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Archbishop Helder Camaro dead.

Recife--Archbishop Helder Camara died here on August 29 at age 90. He was known during the post Second Vatican Council period as a great champion of the poor in his country.

Camara was appointed auxiliary bishop of Rio de Janeiro at age 43 in 1952, and became archbishop of Recife, in the poverty-stricken north-east of Brazil in 1964, retiring 21 years later in 1985. During this time he often clashed with state authorities whose pursuit of unbridled capitalism made them indifferent to the lot of peasant farmers, workers and aboriginals. He also struggled with fellow bishops whose placid acceptance of "laissez-faire" economics upset him greafly. Unlike some of them, Bishop Camara sympathized with the openness and freedom created by the Council and was unwilling to attack the supporters of "liberation theology."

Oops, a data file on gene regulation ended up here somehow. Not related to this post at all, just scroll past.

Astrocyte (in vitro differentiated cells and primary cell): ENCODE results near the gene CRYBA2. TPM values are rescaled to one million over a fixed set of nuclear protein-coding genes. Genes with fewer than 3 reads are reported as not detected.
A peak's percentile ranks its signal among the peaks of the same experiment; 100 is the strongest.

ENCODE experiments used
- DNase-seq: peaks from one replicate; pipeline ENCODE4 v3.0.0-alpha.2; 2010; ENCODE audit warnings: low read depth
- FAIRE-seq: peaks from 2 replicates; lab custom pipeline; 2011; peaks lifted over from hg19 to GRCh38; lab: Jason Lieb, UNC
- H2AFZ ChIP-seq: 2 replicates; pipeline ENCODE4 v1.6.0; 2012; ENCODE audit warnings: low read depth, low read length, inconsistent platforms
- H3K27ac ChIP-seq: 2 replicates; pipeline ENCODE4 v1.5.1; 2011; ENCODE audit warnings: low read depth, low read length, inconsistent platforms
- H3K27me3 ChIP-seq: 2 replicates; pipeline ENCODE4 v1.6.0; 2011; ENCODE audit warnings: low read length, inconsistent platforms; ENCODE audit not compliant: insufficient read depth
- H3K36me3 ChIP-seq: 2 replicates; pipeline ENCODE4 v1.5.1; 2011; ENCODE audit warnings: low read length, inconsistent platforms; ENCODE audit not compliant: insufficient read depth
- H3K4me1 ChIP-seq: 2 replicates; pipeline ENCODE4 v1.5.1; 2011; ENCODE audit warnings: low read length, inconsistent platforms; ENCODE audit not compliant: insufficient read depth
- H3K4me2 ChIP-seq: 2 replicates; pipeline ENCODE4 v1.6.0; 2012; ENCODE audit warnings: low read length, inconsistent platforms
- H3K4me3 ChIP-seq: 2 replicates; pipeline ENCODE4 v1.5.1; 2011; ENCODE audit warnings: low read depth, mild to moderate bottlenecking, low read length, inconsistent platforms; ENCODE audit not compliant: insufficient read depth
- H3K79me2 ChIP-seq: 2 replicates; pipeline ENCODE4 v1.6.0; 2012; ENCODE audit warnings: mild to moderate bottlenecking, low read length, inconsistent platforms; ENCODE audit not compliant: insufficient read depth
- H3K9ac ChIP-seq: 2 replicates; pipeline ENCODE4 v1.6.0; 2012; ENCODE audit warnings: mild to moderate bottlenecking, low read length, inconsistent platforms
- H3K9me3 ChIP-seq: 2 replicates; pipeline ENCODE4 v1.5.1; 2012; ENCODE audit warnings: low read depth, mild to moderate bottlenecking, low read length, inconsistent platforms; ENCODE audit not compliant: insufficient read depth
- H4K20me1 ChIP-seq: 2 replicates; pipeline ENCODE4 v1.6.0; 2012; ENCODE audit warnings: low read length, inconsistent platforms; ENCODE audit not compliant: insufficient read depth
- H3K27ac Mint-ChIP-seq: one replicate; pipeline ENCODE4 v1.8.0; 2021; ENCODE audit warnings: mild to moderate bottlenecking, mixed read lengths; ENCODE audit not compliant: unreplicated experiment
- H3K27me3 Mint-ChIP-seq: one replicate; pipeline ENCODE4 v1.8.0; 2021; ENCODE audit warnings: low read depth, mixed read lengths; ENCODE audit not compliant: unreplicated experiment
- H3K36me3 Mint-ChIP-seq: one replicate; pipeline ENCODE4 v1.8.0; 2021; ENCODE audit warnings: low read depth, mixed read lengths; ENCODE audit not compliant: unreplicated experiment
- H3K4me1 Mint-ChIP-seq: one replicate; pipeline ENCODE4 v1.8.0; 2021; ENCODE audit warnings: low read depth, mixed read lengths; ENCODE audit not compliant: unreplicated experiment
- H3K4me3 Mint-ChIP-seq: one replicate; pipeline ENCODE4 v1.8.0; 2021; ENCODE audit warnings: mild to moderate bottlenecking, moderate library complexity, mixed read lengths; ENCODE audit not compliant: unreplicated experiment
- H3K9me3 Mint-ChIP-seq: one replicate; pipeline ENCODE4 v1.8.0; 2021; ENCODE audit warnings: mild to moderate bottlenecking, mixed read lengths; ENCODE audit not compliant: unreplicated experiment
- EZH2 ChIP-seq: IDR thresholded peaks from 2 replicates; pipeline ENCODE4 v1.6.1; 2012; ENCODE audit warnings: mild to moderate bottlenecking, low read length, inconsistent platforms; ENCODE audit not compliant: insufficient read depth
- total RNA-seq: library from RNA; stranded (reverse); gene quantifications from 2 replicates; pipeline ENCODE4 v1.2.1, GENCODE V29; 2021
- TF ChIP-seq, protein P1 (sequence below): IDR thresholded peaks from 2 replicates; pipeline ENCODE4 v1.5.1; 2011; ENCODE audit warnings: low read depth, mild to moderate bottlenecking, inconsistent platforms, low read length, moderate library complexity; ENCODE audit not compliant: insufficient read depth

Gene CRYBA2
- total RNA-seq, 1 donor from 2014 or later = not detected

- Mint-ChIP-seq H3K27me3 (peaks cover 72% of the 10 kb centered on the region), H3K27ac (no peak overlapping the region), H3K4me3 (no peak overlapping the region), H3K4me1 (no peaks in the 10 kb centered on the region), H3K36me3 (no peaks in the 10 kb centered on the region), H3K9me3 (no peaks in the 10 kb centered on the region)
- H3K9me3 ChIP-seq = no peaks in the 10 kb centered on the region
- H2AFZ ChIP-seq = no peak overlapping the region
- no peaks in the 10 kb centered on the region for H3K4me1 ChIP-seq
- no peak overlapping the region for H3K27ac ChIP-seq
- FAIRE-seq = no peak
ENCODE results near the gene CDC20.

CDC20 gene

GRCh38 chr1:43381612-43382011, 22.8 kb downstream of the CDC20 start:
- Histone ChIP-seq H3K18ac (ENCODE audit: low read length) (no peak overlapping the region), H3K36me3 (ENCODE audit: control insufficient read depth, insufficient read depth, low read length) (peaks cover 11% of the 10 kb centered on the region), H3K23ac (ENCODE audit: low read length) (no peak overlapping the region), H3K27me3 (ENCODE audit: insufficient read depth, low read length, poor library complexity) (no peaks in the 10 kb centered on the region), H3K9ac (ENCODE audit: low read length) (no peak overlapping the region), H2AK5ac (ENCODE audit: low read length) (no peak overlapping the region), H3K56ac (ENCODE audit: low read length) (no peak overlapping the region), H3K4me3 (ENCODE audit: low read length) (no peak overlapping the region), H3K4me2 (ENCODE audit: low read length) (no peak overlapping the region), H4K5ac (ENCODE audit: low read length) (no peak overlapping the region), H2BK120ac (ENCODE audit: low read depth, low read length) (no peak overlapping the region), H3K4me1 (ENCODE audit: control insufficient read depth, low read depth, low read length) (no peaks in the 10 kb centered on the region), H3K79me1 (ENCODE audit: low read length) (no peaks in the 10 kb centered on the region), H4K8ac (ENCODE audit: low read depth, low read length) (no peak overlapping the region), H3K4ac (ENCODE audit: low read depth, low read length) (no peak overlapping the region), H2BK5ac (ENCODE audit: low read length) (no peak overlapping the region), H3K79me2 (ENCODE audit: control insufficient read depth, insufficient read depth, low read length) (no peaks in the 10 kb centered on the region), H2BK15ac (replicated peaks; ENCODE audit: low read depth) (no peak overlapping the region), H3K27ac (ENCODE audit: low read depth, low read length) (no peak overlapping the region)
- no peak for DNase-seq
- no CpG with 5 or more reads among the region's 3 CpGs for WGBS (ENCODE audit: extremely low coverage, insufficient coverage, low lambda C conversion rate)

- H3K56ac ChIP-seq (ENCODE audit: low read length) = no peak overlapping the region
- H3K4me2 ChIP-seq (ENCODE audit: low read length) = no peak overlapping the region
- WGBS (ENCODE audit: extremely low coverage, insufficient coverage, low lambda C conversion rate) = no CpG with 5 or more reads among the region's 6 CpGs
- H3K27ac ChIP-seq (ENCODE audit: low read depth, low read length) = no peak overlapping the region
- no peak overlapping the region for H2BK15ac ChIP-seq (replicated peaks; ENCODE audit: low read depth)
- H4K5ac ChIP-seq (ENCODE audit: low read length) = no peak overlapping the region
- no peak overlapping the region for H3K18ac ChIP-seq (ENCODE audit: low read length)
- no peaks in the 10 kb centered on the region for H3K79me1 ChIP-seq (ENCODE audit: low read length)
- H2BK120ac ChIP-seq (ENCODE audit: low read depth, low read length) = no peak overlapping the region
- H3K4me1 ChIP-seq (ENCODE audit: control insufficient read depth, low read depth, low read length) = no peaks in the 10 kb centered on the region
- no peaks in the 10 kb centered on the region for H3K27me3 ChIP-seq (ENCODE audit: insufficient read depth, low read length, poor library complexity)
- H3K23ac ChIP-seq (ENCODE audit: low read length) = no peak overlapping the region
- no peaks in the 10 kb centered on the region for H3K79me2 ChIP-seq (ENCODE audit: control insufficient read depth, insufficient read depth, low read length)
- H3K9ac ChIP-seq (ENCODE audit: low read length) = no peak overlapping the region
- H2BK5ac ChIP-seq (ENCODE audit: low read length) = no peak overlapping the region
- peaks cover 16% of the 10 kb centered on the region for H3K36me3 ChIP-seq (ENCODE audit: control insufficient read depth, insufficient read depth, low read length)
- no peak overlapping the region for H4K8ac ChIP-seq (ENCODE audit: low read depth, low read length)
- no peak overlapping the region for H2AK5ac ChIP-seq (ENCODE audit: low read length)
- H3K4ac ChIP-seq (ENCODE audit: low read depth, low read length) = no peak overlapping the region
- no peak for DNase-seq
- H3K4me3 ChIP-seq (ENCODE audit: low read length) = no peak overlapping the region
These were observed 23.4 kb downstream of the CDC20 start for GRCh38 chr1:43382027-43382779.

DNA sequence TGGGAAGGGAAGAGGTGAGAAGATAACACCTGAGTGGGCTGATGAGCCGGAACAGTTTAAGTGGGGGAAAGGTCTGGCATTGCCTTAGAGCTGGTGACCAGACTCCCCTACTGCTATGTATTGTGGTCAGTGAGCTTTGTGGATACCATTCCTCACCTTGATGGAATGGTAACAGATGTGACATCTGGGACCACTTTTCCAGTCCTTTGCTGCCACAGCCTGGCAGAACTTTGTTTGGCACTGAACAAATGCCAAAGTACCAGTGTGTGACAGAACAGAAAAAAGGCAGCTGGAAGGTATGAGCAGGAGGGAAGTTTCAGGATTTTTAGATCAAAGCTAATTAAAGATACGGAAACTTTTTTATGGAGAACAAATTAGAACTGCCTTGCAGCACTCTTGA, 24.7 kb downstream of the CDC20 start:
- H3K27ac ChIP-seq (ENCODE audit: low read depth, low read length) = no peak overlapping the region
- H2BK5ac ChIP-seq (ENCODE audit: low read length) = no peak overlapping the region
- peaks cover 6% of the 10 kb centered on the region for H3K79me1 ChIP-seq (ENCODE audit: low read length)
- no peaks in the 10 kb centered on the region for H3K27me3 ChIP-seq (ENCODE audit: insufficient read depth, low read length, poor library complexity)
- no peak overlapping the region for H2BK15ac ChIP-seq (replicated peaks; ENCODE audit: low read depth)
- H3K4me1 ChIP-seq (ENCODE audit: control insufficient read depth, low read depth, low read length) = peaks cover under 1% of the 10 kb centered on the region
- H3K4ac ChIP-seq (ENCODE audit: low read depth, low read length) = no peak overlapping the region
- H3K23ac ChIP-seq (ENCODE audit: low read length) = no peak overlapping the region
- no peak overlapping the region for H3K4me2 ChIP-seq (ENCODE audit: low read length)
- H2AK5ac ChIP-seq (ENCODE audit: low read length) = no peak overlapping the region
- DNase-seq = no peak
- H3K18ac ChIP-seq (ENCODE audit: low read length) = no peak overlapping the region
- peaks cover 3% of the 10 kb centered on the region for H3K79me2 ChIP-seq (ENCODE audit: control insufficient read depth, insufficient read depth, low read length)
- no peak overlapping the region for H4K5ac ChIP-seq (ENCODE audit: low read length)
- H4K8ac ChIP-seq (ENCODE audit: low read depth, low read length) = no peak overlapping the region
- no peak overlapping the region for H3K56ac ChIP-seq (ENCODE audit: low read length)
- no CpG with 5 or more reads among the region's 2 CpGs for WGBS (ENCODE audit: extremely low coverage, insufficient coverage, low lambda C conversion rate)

His enemies dubbed him the "red bishop"--implying he was a Communist--in order to destroy his effectiveness. But there is not a Marxist line to be found in his writings, which were translated into many languages. Rather, he was a warmhearted, zealous pastor, indignant at the treatment of the poor.

He was nominated four times for the Nobel prize, though he never received it. He was an inspiration to Catholics worldwide. More than 350 books have been published about him and his work.
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Publication:Catholic Insight
Article Type:Brief Article
Geographic Code:4EUIT
Date:Oct 1, 1999
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